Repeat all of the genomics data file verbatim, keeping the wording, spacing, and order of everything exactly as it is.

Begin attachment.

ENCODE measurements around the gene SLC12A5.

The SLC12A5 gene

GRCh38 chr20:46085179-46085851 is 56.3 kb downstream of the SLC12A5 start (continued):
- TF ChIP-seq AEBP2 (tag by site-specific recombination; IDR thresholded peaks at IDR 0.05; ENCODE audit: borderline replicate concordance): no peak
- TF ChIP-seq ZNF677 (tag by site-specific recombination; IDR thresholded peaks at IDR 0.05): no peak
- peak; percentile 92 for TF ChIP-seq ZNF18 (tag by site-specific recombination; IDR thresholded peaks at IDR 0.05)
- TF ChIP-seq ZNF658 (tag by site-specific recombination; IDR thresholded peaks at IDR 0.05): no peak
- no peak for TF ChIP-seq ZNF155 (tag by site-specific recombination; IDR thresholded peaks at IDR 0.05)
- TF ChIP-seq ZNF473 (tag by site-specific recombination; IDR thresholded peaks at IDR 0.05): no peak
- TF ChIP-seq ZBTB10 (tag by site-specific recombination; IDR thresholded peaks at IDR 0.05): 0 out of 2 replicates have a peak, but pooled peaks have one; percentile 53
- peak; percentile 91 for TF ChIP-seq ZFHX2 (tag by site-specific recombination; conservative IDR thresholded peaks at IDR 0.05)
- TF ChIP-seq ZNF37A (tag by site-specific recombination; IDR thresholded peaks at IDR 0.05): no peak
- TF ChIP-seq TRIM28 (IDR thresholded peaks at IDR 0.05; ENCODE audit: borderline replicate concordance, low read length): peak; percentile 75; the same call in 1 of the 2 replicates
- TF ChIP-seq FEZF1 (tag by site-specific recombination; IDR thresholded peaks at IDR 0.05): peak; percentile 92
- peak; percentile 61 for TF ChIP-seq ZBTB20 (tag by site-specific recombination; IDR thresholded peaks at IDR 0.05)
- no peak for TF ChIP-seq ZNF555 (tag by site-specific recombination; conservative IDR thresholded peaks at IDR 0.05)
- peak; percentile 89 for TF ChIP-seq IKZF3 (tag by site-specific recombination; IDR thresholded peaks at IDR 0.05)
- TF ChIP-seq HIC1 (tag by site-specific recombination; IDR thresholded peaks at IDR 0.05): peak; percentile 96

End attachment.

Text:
ENCODE measurements around the gene SLC12A5.

The SLC12A5 gene

GRCh38 chr20:46085179-46085851 is 56.3 kb downstream of the SLC12A5 start (continued):
- TF ChIP-seq AEBP2 (tag by site-specific recombination; IDR thresholded peaks at IDR 0.05; ENCODE audit: borderline replicate concordance): no peak
- TF ChIP-seq ZNF677 (tag by site-specific recombination; IDR thresholded peaks at IDR 0.05): no peak
- peak; percentile 92 for TF ChIP-seq ZNF18 (tag by site-specific recombination; IDR thresholded peaks at IDR 0.05)
- TF ChIP-seq ZNF658 (tag by site-specific recombination; IDR thresholded peaks at IDR 0.05): no peak
- no peak for TF ChIP-seq ZNF155 (tag by site-specific recombination; IDR thresholded peaks at IDR 0.05)
- TF ChIP-seq ZNF473 (tag by site-specific recombination; IDR thresholded peaks at IDR 0.05): no peak
- TF ChIP-seq ZBTB10 (tag by site-specific recombination; IDR thresholded peaks at IDR 0.05): 0 out of 2 replicates have a peak, but pooled peaks have one; percentile 53
- peak; percentile 91 for TF ChIP-seq ZFHX2 (tag by site-specific recombination; conservative IDR thresholded peaks at IDR 0.05)
- TF ChIP-seq ZNF37A (tag by site-specific recombination; IDR thresholded peaks at IDR 0.05): no peak
- TF ChIP-seq TRIM28 (IDR thresholded peaks at IDR 0.05; ENCODE audit: borderline replicate concordance, low read length): peak; percentile 75; the same call in 1 of the 2 replicates
- TF ChIP-seq FEZF1 (tag by site-specific recombination; IDR thresholded peaks at IDR 0.05): peak; percentile 92
- peak; percentile 61 for TF ChIP-seq ZBTB20 (tag by site-specific recombination; IDR thresholded peaks at IDR 0.05)
- no peak for TF ChIP-seq ZNF555 (tag by site-specific recombination; conservative IDR thresholded peaks at IDR 0.05)
- peak; percentile 89 for TF ChIP-seq IKZF3 (tag by site-specific recombination; IDR thresholded peaks at IDR 0.05)
- TF ChIP-seq HIC1 (tag by site-specific recombination; IDR thresholded peaks at IDR 0.05): peak; percentile 96